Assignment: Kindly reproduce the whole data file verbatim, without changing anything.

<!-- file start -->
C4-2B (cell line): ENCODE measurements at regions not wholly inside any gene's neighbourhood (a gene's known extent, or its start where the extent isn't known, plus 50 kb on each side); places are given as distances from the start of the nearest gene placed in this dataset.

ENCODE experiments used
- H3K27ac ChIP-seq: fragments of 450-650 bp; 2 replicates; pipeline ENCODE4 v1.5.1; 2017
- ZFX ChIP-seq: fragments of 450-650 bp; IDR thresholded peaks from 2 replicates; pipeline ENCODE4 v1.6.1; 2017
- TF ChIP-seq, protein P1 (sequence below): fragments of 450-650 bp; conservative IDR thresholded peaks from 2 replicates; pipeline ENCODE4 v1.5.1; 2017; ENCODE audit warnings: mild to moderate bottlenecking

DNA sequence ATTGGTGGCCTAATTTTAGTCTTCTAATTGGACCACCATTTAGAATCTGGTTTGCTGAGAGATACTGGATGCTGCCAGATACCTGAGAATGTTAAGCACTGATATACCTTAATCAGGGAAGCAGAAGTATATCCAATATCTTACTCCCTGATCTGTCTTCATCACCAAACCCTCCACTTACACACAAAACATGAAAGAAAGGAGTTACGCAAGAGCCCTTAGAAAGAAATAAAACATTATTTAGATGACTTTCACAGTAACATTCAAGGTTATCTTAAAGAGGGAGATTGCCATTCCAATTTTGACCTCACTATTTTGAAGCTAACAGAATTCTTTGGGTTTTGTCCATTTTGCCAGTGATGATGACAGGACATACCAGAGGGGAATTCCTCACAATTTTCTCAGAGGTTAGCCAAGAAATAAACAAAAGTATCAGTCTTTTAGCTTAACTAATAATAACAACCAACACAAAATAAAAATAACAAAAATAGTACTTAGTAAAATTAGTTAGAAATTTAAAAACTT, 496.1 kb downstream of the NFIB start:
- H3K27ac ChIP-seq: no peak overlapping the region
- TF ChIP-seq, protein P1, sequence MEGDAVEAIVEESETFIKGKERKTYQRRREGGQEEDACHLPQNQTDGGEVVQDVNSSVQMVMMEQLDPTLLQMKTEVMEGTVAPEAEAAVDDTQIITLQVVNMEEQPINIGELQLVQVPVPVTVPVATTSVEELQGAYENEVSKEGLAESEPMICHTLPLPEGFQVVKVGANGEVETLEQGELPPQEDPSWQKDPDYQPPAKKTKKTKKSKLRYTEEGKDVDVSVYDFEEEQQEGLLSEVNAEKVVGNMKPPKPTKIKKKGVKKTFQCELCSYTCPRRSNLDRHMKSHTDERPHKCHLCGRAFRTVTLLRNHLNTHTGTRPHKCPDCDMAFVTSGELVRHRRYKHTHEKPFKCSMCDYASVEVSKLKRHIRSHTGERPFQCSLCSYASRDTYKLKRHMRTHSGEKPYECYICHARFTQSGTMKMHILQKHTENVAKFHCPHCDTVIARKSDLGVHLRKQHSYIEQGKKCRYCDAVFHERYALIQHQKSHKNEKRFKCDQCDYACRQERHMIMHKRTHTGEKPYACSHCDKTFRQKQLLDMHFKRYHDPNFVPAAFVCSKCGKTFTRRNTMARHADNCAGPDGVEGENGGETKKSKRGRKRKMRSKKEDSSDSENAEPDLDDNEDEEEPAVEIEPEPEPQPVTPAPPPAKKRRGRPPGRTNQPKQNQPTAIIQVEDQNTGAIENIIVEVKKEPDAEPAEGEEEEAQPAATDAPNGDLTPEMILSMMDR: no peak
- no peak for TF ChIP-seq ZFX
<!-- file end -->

C4-2B (cell line): ENCODE measurements at regions not wholly inside any gene's neighbourhood (a gene's known extent, or its start where the extent isn't known, plus 50 kb on each side); places are given as distances from the start of the nearest gene placed in this dataset.

ENCODE experiments used
- H3K27ac ChIP-seq: fragments of 450-650 bp; 2 replicates; pipeline ENCODE4 v1.5.1; 2017
- ZFX ChIP-seq: fragments of 450-650 bp; IDR thresholded peaks from 2 replicates; pipeline ENCODE4 v1.6.1; 2017
- TF ChIP-seq, protein P1 (sequence below): fragments of 450-650 bp; conservative IDR thresholded peaks from 2 replicates; pipeline ENCODE4 v1.5.1; 2017; ENCODE audit warnings: mild to moderate bottlenecking

DNA sequence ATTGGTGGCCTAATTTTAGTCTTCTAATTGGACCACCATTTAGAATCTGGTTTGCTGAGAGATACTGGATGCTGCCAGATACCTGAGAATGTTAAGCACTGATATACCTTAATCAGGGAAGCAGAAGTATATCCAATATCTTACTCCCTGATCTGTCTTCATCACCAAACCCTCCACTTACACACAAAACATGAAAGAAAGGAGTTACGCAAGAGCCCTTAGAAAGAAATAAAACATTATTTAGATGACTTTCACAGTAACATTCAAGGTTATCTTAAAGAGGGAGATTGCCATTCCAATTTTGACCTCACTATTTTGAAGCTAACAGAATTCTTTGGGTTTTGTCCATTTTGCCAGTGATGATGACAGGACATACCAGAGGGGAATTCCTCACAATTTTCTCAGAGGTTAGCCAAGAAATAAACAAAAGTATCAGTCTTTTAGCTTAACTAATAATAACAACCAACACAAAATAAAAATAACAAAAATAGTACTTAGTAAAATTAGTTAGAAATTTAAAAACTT, 496.1 kb downstream of the NFIB start:
- H3K27ac ChIP-seq: no peak overlapping the region
- TF ChIP-seq, protein P1, sequence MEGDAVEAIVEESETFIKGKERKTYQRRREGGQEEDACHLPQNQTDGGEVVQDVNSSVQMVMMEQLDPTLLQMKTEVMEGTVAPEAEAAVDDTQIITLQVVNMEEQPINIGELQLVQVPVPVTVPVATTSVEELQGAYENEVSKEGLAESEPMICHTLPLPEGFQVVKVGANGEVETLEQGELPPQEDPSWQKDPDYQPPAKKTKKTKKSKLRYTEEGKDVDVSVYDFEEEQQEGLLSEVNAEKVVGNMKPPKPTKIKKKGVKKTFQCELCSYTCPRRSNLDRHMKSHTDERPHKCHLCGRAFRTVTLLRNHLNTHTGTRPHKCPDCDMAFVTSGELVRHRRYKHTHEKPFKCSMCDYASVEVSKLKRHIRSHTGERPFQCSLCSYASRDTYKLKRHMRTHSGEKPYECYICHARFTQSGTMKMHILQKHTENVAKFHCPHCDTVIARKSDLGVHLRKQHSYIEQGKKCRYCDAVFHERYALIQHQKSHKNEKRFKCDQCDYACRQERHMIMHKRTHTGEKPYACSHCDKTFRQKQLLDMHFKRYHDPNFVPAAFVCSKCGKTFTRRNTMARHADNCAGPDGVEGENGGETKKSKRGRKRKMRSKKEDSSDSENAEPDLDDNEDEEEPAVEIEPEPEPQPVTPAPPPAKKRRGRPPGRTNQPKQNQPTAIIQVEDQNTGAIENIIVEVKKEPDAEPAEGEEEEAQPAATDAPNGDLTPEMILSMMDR: no peak
- no peak for TF ChIP-seq ZFX